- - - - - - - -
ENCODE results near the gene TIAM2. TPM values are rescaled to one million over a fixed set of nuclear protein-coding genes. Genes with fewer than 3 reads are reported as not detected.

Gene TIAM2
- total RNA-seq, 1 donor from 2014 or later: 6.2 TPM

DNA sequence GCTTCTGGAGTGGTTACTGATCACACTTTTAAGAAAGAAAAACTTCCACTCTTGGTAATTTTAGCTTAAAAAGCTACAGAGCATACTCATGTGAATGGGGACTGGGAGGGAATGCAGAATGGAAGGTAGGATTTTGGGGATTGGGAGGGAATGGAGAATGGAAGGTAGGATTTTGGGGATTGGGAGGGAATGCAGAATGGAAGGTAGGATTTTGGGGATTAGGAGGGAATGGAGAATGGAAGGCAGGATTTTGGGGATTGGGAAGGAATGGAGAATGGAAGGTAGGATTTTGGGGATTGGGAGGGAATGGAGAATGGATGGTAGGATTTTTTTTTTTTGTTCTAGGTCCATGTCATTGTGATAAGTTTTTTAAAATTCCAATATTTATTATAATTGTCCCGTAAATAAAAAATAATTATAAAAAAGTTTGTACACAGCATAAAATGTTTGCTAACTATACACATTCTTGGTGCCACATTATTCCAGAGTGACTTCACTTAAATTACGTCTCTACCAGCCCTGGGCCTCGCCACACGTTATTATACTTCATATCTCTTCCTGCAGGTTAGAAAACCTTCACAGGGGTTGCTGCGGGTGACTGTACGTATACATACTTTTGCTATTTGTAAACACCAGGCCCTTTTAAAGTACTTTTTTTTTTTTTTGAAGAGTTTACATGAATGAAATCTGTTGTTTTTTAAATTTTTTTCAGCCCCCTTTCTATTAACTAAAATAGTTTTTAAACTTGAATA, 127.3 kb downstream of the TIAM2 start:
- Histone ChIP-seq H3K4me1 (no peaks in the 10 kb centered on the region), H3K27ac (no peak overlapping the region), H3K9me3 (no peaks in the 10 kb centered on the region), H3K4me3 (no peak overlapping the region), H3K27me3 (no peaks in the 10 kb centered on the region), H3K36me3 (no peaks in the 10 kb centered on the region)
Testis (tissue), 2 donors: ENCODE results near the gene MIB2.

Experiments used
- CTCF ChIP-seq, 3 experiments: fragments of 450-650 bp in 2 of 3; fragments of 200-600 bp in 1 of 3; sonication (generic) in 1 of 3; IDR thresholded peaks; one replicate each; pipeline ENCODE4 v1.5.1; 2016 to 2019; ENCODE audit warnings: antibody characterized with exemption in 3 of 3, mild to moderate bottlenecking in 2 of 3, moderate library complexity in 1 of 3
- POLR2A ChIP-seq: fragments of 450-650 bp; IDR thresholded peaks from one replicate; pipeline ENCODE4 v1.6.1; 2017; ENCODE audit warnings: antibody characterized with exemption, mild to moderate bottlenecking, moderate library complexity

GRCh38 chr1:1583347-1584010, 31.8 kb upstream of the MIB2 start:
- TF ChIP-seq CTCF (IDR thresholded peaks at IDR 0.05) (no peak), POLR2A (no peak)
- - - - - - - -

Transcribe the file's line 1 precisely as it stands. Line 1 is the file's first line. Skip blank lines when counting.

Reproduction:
ENCODE results near the gene TIAM2. TPM values are rescaled to one million over a fixed set of nuclear protein-coding genes. Genes with fewer than 3 reads are reported as not detected.